Indeed, but it’s not so much the who is doing what as who is taking overall responsibility for the outcome, i.e. supervising. Someone is jumping all over me on Twitter for not understanding that care homes and outside help are required to look after increasingly infirm elderly relatives, but that’s not really the point. Instead, the point is that work subcontracted by someone who doesn’t care or want to be involved doesn’t get done very well; it’s the not caring which is the problem, not the subcontracting.

  10. Have your kids at 15, study more slowly than we do now while they are young, and start your career at about 25-30.

    Or we could stop encouraging people to get poor-quality educations on the basis it’s required for a career which turns out to be a menial admin job in a pointless department, which the person wants to quit just when it’s getting too late to have kids.

  11. Bloke in Germany:
    “If you get paid more than a bottom-wiper it’s stupid to chuck in your job to wipe bottoms. Better to pay the bottom-wiper and continue doing your thing that adds higher value.”

    Exactly. This is basic division of labour stuff. Not surprised the likes of Fraser don’t understand it but I expected better of you Tim 😉

    It seems to me that the argument that paying someone to look after your infirm family rather than having to do it yourself as some kind of weird societal bonding thing (the absence of which leading to the collapse of society) is a bit of a stretch. As you say we’ve hardly got the long-term data to disprove the theory but as the benefits of the more efficient division of labour are clear to see I think I’ll stick with the status quo for now, barring any new evidence.

  12. “While we may all agree that society is much better now women can swap running families for high-flying careers in multinational corporations and men cede ground to feminists in the name of equality, it does not follow that such a society is sustainable.”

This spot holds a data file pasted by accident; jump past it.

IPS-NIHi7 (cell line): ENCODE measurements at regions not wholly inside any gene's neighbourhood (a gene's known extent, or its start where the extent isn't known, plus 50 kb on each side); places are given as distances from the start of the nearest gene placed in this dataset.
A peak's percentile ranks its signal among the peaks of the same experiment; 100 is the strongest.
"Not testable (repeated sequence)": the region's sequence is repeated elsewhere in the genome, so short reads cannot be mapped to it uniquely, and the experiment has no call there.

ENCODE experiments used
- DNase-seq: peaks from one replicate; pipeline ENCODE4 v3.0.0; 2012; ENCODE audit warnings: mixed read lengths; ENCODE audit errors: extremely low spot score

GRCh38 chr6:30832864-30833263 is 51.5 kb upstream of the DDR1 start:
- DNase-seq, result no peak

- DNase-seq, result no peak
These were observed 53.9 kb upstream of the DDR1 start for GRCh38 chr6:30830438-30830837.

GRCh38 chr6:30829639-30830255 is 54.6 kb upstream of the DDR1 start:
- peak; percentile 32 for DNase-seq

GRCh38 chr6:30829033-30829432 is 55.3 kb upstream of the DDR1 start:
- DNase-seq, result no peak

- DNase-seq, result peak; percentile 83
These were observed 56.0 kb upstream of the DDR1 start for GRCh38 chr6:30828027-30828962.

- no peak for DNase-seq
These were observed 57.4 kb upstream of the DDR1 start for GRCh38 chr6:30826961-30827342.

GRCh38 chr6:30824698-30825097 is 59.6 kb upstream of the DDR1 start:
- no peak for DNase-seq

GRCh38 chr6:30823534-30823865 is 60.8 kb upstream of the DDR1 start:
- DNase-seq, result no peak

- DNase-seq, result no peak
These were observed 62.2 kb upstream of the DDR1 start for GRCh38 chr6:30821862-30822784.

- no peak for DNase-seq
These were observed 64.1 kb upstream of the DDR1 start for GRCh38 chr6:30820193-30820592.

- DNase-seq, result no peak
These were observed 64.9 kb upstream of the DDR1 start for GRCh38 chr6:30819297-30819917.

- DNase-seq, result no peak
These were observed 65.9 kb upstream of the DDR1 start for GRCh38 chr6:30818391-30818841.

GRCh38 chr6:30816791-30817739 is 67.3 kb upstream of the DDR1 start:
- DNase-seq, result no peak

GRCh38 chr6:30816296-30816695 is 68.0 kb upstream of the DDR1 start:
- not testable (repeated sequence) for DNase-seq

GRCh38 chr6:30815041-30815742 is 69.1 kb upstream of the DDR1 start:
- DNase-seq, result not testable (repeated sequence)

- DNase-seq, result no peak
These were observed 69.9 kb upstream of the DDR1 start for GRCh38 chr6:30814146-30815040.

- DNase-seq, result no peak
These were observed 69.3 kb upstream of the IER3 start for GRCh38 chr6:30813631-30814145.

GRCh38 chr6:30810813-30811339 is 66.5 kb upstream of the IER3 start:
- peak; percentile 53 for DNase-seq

Most of the problem isn’t women in high-flying careers in multinational companies. There’s very few of them, they often don’t have kids, or their husband takes over their role.

    The problem is that government puts the finger on the scale. It encourages women to go to work over other options. It funds childcare. Well, *it* doesn’t. Men and women who go to work do via taxation. Maybe some women, if given the choice of being at home with the kids would rather do so. But by providing free childcare, the government disincentivises that choice.

  13. Exactly. This is basic division of labour stuff.

    It assumes this stuff can subcontracted, and I’m not sure it can. It certainly can’t be subcontracted by people who see the whole thing as a nuisance they’d rather be shot of.

  14. Most of the problem isn’t women in high-flying careers in multinational companies. There’s very few of them, they often don’t have kids, or their husband takes over their role.

    Indeed, I was being facetious.

  15. Tim,

    An awful lot of what looks like a career when you are young turns out to look like menial admin once you have the benefit of having done it for a long time. Perhaps you and I are (with respective hindsight) on the same page there.

    BoM4,
    The funded childcare is an encouragement to people to have the sprogs in the first place. I don’t know how many children Tim has, but it does strike me that it is very easy to complain about the free choices others make, while neglecting the effects of our own.

    The stay-at-home-mum was a postwar anomaly, not the norm for human society for hundreds of thousands of years. We think it is normal because that is the world our own mothers brought us up in.